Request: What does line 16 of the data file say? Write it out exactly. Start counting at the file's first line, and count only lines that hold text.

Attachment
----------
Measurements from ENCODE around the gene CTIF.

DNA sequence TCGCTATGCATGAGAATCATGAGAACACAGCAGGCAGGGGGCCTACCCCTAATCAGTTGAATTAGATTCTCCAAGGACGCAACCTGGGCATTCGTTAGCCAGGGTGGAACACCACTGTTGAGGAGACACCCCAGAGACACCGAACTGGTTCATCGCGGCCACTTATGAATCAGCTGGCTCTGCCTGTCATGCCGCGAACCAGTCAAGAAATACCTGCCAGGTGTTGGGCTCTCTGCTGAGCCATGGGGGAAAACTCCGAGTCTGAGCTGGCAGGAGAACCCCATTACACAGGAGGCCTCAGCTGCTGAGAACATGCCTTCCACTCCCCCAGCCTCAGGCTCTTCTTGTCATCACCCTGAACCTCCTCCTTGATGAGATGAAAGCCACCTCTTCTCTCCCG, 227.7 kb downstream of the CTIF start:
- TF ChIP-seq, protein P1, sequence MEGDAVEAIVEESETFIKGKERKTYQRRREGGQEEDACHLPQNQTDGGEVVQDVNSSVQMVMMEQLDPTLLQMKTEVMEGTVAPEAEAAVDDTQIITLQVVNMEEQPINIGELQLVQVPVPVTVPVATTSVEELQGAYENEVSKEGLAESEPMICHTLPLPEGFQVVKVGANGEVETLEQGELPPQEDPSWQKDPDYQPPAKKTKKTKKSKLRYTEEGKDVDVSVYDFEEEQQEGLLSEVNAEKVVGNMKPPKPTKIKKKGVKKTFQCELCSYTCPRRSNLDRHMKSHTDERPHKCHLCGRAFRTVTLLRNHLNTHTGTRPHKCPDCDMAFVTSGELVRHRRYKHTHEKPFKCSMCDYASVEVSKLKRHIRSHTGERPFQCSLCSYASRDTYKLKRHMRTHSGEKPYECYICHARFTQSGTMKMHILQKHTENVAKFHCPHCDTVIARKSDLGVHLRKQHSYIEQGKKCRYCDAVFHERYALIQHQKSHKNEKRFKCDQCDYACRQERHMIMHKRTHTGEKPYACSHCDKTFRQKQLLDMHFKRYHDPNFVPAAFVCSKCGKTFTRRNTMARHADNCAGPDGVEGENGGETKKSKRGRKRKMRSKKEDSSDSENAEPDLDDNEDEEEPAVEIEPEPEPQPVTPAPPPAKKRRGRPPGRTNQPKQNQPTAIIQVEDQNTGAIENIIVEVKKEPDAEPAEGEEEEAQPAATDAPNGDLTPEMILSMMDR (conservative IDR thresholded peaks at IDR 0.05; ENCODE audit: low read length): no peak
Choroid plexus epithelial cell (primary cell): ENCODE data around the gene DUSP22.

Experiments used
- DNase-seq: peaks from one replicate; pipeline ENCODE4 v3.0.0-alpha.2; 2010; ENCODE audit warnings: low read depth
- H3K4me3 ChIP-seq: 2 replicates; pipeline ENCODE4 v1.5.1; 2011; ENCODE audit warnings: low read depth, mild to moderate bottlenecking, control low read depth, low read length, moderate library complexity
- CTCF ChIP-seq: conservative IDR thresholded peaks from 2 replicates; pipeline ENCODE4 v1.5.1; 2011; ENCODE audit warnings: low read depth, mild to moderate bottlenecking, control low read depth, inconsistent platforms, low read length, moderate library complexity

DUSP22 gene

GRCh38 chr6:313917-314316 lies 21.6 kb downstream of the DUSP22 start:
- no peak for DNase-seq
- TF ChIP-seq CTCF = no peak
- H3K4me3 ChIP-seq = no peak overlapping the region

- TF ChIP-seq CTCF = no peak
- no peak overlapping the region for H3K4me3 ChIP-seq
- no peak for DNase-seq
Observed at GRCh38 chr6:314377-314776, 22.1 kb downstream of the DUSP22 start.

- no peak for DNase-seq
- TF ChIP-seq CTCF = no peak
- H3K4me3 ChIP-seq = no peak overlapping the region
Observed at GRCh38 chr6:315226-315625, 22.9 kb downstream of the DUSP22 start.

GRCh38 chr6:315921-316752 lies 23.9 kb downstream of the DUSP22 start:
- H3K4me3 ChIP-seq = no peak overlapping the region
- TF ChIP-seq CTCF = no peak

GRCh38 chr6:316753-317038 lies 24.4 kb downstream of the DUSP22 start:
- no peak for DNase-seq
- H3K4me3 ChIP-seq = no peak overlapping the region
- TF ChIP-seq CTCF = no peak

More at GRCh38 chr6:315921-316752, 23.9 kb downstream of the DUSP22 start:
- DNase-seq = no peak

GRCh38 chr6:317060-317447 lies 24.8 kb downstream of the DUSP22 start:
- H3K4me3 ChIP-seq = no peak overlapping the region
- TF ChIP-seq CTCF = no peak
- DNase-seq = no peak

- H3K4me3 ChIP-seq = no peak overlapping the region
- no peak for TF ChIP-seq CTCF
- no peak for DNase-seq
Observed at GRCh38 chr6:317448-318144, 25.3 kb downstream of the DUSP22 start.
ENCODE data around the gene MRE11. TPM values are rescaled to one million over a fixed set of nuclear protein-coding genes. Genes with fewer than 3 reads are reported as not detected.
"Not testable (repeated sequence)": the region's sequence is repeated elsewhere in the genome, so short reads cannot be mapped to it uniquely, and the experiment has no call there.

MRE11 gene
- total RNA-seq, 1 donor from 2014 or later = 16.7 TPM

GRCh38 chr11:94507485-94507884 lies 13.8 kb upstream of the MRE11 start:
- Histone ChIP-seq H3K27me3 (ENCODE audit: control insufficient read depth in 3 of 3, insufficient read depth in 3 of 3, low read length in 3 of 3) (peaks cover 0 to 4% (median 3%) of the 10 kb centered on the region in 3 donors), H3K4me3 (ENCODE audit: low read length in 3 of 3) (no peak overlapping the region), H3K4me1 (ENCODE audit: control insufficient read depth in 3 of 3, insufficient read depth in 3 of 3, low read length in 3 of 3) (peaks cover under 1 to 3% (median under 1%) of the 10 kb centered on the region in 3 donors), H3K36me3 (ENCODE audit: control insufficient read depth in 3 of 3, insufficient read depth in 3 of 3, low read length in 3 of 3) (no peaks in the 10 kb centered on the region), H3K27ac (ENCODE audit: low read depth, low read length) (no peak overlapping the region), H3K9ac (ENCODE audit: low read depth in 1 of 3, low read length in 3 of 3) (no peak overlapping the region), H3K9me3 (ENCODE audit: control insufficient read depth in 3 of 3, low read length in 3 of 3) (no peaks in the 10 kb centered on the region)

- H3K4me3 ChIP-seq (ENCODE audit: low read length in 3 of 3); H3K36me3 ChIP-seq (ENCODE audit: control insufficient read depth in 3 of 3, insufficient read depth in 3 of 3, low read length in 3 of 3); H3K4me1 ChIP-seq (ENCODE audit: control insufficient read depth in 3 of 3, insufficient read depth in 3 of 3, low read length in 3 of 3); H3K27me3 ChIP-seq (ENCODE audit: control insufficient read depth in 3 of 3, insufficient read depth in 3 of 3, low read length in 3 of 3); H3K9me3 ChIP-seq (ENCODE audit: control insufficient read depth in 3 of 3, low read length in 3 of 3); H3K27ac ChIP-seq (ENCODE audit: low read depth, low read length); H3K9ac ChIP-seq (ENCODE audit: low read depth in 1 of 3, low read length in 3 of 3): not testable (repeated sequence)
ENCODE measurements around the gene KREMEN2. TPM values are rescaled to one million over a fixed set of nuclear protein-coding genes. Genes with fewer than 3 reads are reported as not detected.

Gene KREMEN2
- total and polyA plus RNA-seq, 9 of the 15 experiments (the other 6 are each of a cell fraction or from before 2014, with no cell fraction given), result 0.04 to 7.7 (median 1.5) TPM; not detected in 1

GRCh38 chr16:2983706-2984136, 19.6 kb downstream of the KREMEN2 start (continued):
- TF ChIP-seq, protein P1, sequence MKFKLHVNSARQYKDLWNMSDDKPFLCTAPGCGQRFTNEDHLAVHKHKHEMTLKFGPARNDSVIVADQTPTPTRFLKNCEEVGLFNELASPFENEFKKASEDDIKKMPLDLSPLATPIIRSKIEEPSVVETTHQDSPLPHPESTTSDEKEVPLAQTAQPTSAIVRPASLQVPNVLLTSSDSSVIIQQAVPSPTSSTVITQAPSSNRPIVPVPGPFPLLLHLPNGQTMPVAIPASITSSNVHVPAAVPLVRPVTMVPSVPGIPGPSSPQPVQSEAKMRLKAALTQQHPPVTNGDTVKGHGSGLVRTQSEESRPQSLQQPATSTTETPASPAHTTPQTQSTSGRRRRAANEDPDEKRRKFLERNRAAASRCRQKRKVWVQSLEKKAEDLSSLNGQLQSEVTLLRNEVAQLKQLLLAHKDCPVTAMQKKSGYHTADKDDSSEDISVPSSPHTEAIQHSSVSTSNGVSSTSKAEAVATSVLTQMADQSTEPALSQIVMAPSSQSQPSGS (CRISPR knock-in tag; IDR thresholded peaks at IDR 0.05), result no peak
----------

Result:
- no peak for DNase-seq